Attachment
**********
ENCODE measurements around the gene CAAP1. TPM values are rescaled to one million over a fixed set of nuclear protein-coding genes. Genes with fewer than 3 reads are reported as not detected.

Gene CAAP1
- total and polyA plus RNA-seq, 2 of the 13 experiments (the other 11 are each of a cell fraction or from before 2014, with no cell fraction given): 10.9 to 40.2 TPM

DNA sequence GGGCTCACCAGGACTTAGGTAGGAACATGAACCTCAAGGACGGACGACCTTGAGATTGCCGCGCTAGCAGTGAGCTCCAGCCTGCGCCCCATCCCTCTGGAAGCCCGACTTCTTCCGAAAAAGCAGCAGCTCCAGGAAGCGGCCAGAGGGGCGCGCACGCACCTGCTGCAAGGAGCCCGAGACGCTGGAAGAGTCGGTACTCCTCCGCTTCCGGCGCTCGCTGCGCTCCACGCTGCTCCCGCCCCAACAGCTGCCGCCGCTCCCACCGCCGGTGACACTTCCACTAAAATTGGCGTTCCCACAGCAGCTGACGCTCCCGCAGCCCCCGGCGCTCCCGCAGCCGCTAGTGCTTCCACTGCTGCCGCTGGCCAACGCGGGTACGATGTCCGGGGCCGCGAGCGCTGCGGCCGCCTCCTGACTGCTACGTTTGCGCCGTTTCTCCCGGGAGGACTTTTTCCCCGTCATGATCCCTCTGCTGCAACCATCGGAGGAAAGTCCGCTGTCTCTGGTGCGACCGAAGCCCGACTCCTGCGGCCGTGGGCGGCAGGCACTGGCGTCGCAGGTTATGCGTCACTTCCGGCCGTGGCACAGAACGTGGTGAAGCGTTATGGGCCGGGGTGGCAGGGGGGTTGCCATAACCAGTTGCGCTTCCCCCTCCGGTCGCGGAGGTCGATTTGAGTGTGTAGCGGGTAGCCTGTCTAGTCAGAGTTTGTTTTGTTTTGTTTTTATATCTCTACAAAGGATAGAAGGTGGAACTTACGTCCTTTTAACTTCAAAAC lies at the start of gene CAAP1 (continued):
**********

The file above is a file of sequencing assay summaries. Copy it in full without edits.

ENCODE measurements around the gene CAAP1. TPM values are rescaled to one million over a fixed set of nuclear protein-coding genes. Genes with fewer than 3 reads are reported as not detected.

Gene CAAP1
- total and polyA plus RNA-seq, 2 of the 13 experiments (the other 11 are each of a cell fraction or from before 2014, with no cell fraction given): 10.9 to 40.2 TPM

DNA sequence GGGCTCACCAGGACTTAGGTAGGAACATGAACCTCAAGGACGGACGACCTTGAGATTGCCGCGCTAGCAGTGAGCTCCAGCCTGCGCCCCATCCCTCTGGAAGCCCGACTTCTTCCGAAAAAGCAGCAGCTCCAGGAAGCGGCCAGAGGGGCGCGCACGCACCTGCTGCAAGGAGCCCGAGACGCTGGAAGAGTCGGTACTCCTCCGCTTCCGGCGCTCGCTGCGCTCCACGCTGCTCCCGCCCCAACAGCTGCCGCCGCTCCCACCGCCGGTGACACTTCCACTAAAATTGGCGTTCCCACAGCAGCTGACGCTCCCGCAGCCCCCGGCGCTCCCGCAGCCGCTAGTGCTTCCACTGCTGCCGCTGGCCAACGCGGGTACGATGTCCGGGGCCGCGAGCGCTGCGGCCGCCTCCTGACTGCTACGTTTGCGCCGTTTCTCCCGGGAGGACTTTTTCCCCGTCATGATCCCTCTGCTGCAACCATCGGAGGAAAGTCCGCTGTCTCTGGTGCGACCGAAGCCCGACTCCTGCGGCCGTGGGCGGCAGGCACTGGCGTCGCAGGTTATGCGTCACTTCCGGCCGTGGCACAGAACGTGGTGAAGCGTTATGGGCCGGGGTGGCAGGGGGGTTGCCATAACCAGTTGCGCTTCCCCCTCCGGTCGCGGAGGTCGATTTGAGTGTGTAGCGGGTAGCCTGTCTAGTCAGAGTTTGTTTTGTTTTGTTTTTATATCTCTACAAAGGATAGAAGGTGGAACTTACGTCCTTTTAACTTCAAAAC lies at the start of gene CAAP1 (continued):